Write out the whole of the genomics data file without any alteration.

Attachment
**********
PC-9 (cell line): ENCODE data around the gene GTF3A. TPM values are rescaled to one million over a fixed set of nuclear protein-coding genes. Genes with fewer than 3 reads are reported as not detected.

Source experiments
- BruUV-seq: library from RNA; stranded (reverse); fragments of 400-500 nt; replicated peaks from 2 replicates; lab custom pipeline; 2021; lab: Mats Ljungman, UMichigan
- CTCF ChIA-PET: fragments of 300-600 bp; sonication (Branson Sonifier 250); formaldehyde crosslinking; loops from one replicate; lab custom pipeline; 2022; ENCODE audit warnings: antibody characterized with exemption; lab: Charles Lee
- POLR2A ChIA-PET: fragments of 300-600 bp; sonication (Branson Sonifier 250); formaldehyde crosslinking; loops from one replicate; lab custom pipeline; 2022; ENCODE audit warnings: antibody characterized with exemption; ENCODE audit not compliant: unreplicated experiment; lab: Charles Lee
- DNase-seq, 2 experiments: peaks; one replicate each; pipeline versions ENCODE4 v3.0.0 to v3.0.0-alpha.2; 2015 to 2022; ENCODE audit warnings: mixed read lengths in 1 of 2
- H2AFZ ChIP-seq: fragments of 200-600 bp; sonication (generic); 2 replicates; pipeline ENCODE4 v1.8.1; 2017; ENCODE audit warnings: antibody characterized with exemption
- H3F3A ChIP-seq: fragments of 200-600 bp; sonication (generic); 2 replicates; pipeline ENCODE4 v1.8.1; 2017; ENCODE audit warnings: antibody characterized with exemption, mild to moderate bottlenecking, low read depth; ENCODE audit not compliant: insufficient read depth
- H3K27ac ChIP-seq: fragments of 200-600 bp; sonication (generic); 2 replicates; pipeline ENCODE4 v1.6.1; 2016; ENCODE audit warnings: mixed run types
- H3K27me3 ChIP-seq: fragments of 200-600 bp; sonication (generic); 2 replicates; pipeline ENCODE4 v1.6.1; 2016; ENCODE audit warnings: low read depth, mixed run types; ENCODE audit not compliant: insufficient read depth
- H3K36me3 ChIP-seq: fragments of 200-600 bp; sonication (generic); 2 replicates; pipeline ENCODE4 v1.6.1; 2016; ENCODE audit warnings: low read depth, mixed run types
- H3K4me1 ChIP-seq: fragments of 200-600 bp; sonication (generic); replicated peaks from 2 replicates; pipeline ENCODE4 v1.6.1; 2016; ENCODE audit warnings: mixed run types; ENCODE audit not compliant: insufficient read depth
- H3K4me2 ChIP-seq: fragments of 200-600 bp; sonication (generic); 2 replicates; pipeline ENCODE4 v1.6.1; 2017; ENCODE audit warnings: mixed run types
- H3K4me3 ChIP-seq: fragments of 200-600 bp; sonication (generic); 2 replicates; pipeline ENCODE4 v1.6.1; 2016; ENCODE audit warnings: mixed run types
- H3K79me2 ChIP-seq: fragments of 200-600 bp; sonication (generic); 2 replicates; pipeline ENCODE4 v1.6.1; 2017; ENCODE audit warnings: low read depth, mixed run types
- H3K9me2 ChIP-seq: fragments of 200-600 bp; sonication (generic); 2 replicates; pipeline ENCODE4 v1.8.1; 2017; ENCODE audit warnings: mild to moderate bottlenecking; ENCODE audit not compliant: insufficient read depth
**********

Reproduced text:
PC-9 (cell line): ENCODE data around the gene GTF3A. TPM values are rescaled to one million over a fixed set of nuclear protein-coding genes. Genes with fewer than 3 reads are reported as not detected.

Source experiments
- BruUV-seq: library from RNA; stranded (reverse); fragments of 400-500 nt; replicated peaks from 2 replicates; lab custom pipeline; 2021; lab: Mats Ljungman, UMichigan
- CTCF ChIA-PET: fragments of 300-600 bp; sonication (Branson Sonifier 250); formaldehyde crosslinking; loops from one replicate; lab custom pipeline; 2022; ENCODE audit warnings: antibody characterized with exemption; lab: Charles Lee
- POLR2A ChIA-PET: fragments of 300-600 bp; sonication (Branson Sonifier 250); formaldehyde crosslinking; loops from one replicate; lab custom pipeline; 2022; ENCODE audit warnings: antibody characterized with exemption; ENCODE audit not compliant: unreplicated experiment; lab: Charles Lee
- DNase-seq, 2 experiments: peaks; one replicate each; pipeline versions ENCODE4 v3.0.0 to v3.0.0-alpha.2; 2015 to 2022; ENCODE audit warnings: mixed read lengths in 1 of 2
- H2AFZ ChIP-seq: fragments of 200-600 bp; sonication (generic); 2 replicates; pipeline ENCODE4 v1.8.1; 2017; ENCODE audit warnings: antibody characterized with exemption
- H3F3A ChIP-seq: fragments of 200-600 bp; sonication (generic); 2 replicates; pipeline ENCODE4 v1.8.1; 2017; ENCODE audit warnings: antibody characterized with exemption, mild to moderate bottlenecking, low read depth; ENCODE audit not compliant: insufficient read depth
- H3K27ac ChIP-seq: fragments of 200-600 bp; sonication (generic); 2 replicates; pipeline ENCODE4 v1.6.1; 2016; ENCODE audit warnings: mixed run types
- H3K27me3 ChIP-seq: fragments of 200-600 bp; sonication (generic); 2 replicates; pipeline ENCODE4 v1.6.1; 2016; ENCODE audit warnings: low read depth, mixed run types; ENCODE audit not compliant: insufficient read depth
- H3K36me3 ChIP-seq: fragments of 200-600 bp; sonication (generic); 2 replicates; pipeline ENCODE4 v1.6.1; 2016; ENCODE audit warnings: low read depth, mixed run types
- H3K4me1 ChIP-seq: fragments of 200-600 bp; sonication (generic); replicated peaks from 2 replicates; pipeline ENCODE4 v1.6.1; 2016; ENCODE audit warnings: mixed run types; ENCODE audit not compliant: insufficient read depth
- H3K4me2 ChIP-seq: fragments of 200-600 bp; sonication (generic); 2 replicates; pipeline ENCODE4 v1.6.1; 2017; ENCODE audit warnings: mixed run types
- H3K4me3 ChIP-seq: fragments of 200-600 bp; sonication (generic); 2 replicates; pipeline ENCODE4 v1.6.1; 2016; ENCODE audit warnings: mixed run types
- H3K79me2 ChIP-seq: fragments of 200-600 bp; sonication (generic); 2 replicates; pipeline ENCODE4 v1.6.1; 2017; ENCODE audit warnings: low read depth, mixed run types
- H3K9me2 ChIP-seq: fragments of 200-600 bp; sonication (generic); 2 replicates; pipeline ENCODE4 v1.8.1; 2017; ENCODE audit warnings: mild to moderate bottlenecking; ENCODE audit not compliant: insufficient read depth